The history, traditions behind Chinese New Year affect the world.
By M.J. Callahan
Chinese legends dating back to the 12th century B.C. say the Jade Emperor was the ruler of heaven and Earth and hell.
One legend says the emperor organized a race on his birthday for the animals on earth. The first 12 to cross the river were honored by assigning a year of the zodiac in the image of each.
The first 12 animals in order are a rat, ox, tiger, rabbit, dragon, snake, horse, goat, monkey, rooster, dog and pig. The Chinese zodiac repeats every 12 years as a result.
Throughout history, tales of the Jade Emperor have been passed down.
The Jade Emperor’s gifts to the 12 animals of the race are still evident today. Many Chinese restaurants still use the Chinese Zodiac calender as a table decoration to entice customers to research which animal represents the year they were born.
Every new year is represented by an animal and its traits, according to the legend of the Jade Emperor.
This year is represented by the seventh animal to cross the river. It is the Year of the Horse.
The Year of the Horse is said to bring high energy, unexpected travel or adventure. Another lesson for the Year of the Horse is that victory will come by avoiding procrastination.
The Chinese New Year is aligned with the first new moon of the new year lasting until the full moon 15 days later.
In China, it is a tradition to celebrate these 15 days focusing on family and tradition, all leading up to the lantern festival.
Many believe it is bad luck to have a large festival until the bad spirits are stopped or sent away, Benavides said.
In China, every day holds significance.
The first day the whole family goes to the oldest member’s house to strengthen the family.
A San Antonio bank employee, Koay Khoon, whose parents are from China, goes with his family to visit his aunt, the oldest member in his family for the holidays. His aunt gives envelopes with money to the youth of the family.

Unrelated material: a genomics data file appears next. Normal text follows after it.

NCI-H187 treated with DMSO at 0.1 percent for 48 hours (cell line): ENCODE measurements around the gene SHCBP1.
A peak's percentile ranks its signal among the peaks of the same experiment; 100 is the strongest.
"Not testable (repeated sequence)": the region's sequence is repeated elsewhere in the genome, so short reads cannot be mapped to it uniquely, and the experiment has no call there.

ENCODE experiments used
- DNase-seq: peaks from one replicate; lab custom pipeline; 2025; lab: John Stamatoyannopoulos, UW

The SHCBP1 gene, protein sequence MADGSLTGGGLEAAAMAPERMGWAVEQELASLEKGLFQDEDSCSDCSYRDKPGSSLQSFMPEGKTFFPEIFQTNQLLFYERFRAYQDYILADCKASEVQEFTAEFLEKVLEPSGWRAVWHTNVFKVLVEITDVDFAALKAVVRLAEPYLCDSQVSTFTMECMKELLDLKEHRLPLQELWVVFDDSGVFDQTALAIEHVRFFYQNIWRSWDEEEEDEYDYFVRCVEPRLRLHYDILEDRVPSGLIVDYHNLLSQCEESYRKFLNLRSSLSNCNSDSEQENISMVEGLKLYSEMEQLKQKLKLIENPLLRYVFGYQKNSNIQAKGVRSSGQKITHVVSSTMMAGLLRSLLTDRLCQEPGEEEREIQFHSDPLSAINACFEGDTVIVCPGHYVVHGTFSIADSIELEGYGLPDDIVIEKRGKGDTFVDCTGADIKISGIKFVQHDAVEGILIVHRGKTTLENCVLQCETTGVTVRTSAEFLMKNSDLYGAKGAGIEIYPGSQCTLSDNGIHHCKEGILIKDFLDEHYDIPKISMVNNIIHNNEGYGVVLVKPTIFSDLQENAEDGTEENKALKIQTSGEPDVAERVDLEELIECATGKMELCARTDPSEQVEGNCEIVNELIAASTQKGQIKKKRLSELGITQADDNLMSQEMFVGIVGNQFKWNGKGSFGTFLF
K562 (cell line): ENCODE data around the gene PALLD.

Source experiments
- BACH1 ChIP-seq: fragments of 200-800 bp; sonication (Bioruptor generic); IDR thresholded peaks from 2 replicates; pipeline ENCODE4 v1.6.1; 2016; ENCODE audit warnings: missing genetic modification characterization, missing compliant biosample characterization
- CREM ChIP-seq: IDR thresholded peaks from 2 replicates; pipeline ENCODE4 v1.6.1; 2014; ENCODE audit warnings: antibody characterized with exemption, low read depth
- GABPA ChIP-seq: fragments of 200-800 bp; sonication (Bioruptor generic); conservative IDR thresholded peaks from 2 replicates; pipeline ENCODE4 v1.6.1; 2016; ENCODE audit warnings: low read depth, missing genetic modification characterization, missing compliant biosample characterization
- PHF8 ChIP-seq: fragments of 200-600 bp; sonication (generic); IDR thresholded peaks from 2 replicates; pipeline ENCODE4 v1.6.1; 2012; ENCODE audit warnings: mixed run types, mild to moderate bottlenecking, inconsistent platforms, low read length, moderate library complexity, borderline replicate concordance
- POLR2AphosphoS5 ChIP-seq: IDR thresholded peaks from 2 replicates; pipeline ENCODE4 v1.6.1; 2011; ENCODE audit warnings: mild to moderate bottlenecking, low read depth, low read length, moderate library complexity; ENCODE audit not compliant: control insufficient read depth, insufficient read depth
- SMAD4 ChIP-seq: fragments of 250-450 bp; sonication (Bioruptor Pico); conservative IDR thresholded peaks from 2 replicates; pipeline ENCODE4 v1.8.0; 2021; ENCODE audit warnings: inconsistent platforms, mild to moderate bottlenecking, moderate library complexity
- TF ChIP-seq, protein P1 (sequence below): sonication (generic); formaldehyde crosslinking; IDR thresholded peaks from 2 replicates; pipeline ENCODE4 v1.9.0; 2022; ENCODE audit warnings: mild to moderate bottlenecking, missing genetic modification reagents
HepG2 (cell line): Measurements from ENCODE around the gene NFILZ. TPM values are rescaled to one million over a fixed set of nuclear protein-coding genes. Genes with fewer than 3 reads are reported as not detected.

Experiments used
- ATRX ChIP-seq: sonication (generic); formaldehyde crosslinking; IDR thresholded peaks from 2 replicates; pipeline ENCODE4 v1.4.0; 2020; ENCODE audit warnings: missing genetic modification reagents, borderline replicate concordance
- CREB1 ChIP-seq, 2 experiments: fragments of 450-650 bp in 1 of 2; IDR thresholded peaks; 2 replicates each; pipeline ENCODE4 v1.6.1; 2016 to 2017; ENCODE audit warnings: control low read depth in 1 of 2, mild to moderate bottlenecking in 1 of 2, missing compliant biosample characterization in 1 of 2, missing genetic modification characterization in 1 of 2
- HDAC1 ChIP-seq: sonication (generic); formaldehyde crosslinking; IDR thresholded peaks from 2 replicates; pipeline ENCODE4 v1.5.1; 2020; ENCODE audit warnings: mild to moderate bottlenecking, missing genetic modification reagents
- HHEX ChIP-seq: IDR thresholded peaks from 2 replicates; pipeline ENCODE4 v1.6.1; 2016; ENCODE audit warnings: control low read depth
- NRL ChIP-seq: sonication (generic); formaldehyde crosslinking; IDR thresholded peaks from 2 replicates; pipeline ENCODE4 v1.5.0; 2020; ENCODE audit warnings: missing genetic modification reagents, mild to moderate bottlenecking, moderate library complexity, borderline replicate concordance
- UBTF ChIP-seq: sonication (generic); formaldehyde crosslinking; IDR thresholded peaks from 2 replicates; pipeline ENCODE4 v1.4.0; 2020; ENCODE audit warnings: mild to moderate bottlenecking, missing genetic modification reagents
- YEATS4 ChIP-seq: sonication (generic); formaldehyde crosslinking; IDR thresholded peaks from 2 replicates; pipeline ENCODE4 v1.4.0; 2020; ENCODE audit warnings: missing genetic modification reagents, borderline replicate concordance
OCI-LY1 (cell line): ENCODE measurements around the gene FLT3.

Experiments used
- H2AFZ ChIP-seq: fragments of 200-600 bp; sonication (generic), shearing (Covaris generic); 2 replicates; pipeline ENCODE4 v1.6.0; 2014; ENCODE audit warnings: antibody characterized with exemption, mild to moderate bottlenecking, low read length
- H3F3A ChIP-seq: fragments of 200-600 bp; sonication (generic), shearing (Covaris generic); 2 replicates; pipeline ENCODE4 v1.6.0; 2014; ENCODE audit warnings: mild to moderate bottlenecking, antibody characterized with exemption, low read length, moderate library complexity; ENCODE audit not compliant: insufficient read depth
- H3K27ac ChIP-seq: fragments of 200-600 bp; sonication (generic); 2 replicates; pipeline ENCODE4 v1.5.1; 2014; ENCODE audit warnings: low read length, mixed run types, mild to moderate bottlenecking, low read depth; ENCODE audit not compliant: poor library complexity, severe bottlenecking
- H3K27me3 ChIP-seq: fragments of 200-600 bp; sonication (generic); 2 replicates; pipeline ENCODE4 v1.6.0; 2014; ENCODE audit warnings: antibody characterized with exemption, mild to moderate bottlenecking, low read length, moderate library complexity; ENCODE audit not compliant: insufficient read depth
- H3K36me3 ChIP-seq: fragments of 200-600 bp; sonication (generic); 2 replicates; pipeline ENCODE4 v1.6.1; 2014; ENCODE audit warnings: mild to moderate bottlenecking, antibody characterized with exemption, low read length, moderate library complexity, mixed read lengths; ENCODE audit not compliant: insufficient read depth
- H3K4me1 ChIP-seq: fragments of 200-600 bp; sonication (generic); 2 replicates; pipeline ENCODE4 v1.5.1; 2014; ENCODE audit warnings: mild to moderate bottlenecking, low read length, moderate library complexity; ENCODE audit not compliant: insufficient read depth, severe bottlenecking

“It represents the wishes for good luck and personal growth for the year,” Khoon said.
On the second day, it is tradition to find a picture of the year before and burn it while wishing for a more prosperous year.
During the third and fourth days, family members show respect to their ancestors by visiting the graves of their ancestors.
On the fifth day, people stay inside to be visited by Li Gui Zu, the god of wealth on his birthday.
However, on the sixth day, everyone is encouraged to get out of the house and visit temples with their family and friends.
In all areas, the seventh day, the human day, is the day to eat. The family enjoys food from their specific area or province of Asia. The eating continues into the eighth day with a family reunion that ends with a midnight prayer to the Jade Emperor.
The Jade Emperor’s origin is told on the ninth day. It talks about him being the god of heaven, Earth and hell.
The 10th through the 12th day is feasting with the family.
The 13th day is the cleansing day. People diet and eat mustard greens to cleanse their bodies.
The 14th day is focused on preparations for the lantern festival. On this day, lanterns are made in various bright colors. Using gold colors represents the full moon.
On the 15th day, celebrations include loud noises, fireworks and brightly colored lanterns. These contribute to scaring away the bad spirits and guiding them to rest.
There is one legend that tells about the evil spirits being guided back home by the lanterns. Others say the lanterns are a way to ask for the return of the light from the gods. Another legend says that the traditions are built out of fear to the wild beast Nien.
It was said Nien appeared at the end of each year attacking villagers.
It remains to be seen whether people who celebrate the Year of the Horse have more travel and unexpected adventure and avoid procrastination.
As in any horoscope, the test of its validity is whether it comes to pass.